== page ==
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Old September 14th 06, 06:05 PM posted to rec.boats.paddle.touring
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Default Weight ballast for HV boats; Was: 17 vs 19 , Lake Huron


"Michael Daly" wrote in message
...
Don Freeman wrote:

But I was wondering what people do to compensate for that when they don't
really need any gear, such as just an exercise paddle.


If you don't want to carry the weight around, taking empty bottles and
filling them with water at the launch makes for a reasonable ballast.
It's a good idea to have something to hold them in place in the kayak so
they don't shift under way.


I've got a large dry bag that would work perfectly (I bought it back before
I discovered that several small bags were better then one big one), it
shouldn't shift around too much but it can be easily secured (I figure right
behind the rear bulkhead would be best) if it does. Thanks for the idea.

-Don


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Old September 15th 06, 01:02 PM posted to rec.boats.paddle.touring
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Default Weight ballast for HV boats; Was: 17 vs 19 , Lake Huron

Don Freeman wrote:
"Brian Nystrom" wrote in message
news:[email protected]
Drew Cutter wrote:
I'm looking to do some paddle (sea kayak) on lake Huron. For 3-5 days
worth of camping. Should i buy a 17 foot (overnight kayak) or go for
expedition size (19') kayak ?

Expedition boats are good for one thing, expeditions. Their length and
high volume tends to make for an ill-handling boat when they're paddled
without a load of gear inside.


I have a 17.5 Eddyline Nighthawk, which is a high-volume expedition boat.
And even though it does handle better loaded I am not dissatisfied with it's
handling while empty either. I live in the SF Bay area so have used it
under windy conditions, though I do have to drop the skeg down in those
conditions.


Although the Nighthawk 17.5 is a boat designed for paddlers that "shop
at big and tall shops" according to the Eddyline site, I wouldn't put it
in the expedition boat class. It's designed as a touring boat for bigger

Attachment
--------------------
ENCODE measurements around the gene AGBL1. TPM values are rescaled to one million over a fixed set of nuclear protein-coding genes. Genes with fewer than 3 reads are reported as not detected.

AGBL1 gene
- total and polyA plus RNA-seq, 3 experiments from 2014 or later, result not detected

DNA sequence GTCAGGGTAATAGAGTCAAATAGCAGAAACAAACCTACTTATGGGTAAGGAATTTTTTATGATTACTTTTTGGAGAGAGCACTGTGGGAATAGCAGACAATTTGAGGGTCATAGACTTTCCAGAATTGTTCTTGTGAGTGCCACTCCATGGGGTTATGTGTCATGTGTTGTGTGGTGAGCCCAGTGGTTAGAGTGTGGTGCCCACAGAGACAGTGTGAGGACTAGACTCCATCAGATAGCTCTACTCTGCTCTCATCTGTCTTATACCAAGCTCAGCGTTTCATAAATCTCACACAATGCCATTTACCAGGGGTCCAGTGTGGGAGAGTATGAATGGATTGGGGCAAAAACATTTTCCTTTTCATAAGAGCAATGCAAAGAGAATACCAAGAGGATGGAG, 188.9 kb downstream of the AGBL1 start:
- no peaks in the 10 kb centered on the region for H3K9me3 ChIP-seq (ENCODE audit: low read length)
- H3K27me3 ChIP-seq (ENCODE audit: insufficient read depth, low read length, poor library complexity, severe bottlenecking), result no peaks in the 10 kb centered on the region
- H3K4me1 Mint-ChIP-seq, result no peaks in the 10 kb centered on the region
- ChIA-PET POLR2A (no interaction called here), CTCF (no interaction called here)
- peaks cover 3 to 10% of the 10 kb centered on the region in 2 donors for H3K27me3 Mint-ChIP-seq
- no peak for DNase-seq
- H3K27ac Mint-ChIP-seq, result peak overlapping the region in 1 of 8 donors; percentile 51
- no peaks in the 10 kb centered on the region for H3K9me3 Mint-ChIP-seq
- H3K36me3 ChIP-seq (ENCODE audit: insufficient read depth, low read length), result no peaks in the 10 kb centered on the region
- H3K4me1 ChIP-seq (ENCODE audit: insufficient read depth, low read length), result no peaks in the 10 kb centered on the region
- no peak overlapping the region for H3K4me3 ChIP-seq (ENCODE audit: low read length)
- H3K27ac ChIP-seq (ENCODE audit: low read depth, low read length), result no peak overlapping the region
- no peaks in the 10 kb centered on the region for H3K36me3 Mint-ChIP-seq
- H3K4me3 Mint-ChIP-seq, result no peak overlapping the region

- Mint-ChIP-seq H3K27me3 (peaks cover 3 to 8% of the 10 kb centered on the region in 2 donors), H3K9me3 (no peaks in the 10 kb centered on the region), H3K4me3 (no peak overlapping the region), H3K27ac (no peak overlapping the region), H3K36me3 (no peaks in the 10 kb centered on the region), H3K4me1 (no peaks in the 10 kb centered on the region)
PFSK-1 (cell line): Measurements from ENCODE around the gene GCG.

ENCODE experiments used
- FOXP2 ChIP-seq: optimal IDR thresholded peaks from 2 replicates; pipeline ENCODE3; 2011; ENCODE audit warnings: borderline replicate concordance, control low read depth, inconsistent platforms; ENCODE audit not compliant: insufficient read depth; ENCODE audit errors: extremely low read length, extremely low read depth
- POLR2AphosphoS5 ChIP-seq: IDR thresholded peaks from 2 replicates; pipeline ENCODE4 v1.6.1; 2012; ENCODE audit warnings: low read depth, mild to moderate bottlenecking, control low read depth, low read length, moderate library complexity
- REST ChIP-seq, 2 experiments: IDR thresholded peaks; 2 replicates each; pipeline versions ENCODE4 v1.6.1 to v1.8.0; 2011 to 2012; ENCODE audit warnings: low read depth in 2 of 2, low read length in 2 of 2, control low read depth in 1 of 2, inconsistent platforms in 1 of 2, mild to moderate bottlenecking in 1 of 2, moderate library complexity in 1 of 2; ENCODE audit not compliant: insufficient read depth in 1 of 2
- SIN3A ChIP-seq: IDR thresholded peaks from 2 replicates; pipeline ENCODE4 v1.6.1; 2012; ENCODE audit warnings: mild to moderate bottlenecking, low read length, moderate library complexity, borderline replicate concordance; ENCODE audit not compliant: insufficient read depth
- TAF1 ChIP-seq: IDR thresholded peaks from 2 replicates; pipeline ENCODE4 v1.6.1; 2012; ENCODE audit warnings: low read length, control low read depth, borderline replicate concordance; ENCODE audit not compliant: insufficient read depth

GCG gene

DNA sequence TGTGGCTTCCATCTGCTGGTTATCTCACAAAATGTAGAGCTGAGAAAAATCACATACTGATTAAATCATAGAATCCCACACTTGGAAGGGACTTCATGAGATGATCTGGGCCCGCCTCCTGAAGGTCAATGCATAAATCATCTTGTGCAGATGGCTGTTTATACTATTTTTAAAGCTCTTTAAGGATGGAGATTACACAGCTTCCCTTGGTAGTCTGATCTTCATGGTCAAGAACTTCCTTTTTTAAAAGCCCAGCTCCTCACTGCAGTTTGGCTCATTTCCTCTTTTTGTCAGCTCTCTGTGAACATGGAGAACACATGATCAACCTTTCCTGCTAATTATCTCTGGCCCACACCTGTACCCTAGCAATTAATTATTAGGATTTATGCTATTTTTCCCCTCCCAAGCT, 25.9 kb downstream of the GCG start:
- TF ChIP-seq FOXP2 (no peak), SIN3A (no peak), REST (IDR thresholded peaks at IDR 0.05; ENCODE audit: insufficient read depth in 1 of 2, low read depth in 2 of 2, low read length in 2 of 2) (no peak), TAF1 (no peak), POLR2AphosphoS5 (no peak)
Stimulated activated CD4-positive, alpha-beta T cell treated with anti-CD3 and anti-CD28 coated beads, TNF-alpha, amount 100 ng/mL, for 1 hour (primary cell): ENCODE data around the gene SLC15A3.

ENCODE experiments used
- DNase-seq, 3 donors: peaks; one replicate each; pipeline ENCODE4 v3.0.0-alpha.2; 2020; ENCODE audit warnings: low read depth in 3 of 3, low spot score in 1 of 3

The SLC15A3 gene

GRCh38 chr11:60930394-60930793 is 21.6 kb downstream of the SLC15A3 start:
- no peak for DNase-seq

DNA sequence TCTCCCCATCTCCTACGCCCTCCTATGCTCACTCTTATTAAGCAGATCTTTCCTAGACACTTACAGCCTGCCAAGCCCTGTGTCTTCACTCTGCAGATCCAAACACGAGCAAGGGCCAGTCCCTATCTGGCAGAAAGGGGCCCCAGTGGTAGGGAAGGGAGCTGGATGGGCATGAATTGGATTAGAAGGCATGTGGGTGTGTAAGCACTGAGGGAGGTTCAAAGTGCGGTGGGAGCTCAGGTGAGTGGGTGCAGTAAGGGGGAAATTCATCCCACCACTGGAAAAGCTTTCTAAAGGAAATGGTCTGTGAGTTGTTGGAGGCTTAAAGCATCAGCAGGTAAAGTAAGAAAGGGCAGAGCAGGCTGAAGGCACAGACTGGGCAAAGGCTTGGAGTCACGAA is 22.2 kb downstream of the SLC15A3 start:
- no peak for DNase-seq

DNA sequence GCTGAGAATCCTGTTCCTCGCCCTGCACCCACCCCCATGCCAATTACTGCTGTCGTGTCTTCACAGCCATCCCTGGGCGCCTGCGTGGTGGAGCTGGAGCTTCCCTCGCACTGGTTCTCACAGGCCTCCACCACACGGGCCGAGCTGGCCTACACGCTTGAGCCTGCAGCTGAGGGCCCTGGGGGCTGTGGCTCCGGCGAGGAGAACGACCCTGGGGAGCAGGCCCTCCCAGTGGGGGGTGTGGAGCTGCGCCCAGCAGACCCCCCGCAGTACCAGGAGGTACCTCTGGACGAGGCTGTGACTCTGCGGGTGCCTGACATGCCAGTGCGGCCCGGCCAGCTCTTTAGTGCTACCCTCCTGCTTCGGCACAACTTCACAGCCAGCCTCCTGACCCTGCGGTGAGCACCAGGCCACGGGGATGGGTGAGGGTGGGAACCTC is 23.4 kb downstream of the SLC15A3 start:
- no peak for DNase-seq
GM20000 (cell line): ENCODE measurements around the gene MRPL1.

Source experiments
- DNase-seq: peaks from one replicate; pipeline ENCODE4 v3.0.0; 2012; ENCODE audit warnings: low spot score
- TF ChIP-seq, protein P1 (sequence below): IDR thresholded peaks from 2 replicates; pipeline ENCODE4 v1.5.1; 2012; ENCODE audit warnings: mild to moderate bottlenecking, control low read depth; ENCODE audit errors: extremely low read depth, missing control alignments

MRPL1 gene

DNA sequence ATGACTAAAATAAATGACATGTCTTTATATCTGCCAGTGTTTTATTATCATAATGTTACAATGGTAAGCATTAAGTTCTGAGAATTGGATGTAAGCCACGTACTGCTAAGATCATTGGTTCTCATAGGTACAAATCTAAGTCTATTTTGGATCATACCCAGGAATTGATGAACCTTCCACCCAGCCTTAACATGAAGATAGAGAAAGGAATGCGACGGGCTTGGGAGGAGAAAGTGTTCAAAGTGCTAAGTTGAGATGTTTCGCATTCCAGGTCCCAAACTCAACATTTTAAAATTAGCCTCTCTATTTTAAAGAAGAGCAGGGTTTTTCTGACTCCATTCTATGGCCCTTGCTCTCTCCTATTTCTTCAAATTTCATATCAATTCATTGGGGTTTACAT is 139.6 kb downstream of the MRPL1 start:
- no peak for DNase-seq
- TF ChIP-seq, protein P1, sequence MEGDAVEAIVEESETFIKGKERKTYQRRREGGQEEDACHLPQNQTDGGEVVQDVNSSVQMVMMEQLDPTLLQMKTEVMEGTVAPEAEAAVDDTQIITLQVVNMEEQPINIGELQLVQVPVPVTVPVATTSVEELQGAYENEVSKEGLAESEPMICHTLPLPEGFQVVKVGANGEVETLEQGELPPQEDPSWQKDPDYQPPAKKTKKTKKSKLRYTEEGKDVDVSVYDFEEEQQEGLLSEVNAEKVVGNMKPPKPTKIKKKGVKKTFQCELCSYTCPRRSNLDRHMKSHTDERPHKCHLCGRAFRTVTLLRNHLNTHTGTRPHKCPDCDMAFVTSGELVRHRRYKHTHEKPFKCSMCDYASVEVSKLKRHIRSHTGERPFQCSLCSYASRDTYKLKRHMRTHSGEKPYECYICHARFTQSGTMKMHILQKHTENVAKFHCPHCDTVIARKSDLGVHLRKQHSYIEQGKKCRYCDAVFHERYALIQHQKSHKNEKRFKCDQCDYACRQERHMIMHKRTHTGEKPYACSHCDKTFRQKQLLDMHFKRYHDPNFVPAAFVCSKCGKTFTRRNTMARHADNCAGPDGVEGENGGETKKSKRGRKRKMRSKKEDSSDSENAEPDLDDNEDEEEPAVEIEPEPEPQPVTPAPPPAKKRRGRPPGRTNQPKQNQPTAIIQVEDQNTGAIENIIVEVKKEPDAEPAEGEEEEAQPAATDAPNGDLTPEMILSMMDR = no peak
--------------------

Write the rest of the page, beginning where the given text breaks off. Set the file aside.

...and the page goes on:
people. If you don't have any handling problems with it when it's just
carrying your day gear, enjoy it and don't worry about ballast. Since it
doesn't have a day hatch, you may want to use a float bag in the stern
compartment to keep your day gear positioned as close the to the rear
bulkhead as possible and keep it from shifting.



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Old September 15th 06, 04:59 PM posted to rec.boats.paddle.touring
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Default Weight ballast for HV boats; Was: 17 vs 19 , Lake Huron


"Brian Nystrom" wrote in message
news:[email protected]
Don Freeman wrote:
"Brian Nystrom" wrote in message
news:[email protected]
Drew Cutter wrote:
I'm looking to do some paddle (sea kayak) on lake Huron. For 3-5 days
worth of camping. Should i buy a 17 foot (overnight kayak) or go for
expedition size (19') kayak ?
Expedition boats are good for one thing, expeditions. Their length and
high volume tends to make for an ill-handling boat when they're paddled
without a load of gear inside.


I have a 17.5 Eddyline Nighthawk, which is a high-volume expedition boat.
And even though it does handle better loaded I am not dissatisfied with
it's handling while empty either. I live in the SF Bay area so have used
it under windy conditions, though I do have to drop the skeg down in
those conditions.


Although the Nighthawk 17.5 is a boat designed for paddlers that "shop at
big and tall shops" according to the Eddyline site, I wouldn't put it in
the expedition boat class.


How would you defined expedition class then? I can easily pack enough gear
for two (probably more) weeks of kayaking/camping. It is well constructed
for the long haul, and it can handle pretty much all conditions that a sea
kayak is meant to handle. I am curious as to what other criteria are
involved?